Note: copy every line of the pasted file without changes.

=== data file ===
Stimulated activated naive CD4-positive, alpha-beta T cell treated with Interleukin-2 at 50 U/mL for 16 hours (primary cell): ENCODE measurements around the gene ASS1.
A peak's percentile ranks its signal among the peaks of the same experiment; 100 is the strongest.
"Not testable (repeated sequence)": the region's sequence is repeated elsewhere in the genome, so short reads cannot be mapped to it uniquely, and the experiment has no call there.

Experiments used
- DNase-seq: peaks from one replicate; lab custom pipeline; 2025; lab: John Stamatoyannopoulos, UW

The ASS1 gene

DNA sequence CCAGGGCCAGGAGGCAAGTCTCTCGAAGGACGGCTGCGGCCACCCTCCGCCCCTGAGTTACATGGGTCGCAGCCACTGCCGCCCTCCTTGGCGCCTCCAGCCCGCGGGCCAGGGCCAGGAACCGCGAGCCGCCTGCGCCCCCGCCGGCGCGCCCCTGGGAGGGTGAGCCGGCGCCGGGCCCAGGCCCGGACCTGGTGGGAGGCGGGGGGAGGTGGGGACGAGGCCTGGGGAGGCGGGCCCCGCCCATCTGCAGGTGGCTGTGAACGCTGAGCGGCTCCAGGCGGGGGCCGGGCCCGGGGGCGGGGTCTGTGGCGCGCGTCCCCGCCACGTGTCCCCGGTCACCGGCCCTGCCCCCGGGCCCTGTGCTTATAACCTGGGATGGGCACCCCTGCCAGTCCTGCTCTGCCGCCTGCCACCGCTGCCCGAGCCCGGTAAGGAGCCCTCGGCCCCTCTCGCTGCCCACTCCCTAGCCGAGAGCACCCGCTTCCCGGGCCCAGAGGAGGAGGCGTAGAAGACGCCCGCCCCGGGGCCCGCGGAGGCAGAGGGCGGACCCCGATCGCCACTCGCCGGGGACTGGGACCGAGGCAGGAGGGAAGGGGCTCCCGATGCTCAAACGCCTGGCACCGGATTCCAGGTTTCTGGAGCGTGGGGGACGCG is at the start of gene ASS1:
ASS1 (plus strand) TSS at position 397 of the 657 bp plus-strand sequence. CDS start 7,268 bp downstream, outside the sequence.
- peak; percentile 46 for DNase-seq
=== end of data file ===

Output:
Stimulated activated naive CD4-positive, alpha-beta T cell treated with Interleukin-2 at 50 U/mL for 16 hours (primary cell): ENCODE measurements around the gene ASS1.
A peak's percentile ranks its signal among the peaks of the same experiment; 100 is the strongest.
"Not testable (repeated sequence)": the region's sequence is repeated elsewhere in the genome, so short reads cannot be mapped to it uniquely, and the experiment has no call there.

Experiments used
- DNase-seq: peaks from one replicate; lab custom pipeline; 2025; lab: John Stamatoyannopoulos, UW

The ASS1 gene

DNA sequence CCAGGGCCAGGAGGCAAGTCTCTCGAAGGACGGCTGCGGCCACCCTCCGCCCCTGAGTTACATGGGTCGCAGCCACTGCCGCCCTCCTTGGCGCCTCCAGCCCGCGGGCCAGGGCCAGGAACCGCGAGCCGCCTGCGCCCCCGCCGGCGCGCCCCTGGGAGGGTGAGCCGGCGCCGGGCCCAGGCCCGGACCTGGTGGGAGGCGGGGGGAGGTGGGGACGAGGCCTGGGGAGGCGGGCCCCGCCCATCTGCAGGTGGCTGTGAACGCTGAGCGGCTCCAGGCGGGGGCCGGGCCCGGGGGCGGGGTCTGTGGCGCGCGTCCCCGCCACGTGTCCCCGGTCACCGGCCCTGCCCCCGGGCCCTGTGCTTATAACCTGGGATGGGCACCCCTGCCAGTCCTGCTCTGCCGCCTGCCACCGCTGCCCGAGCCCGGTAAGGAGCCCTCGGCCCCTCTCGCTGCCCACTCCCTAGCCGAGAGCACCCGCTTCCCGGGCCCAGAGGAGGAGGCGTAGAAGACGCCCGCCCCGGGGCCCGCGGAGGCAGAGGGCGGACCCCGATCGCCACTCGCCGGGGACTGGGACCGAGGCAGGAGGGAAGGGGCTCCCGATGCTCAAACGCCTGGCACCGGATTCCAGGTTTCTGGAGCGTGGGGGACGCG is at the start of gene ASS1:
ASS1 (plus strand) TSS at position 397 of the 657 bp plus-strand sequence. CDS start 7,268 bp downstream, outside the sequence.
- peak; percentile 46 for DNase-seq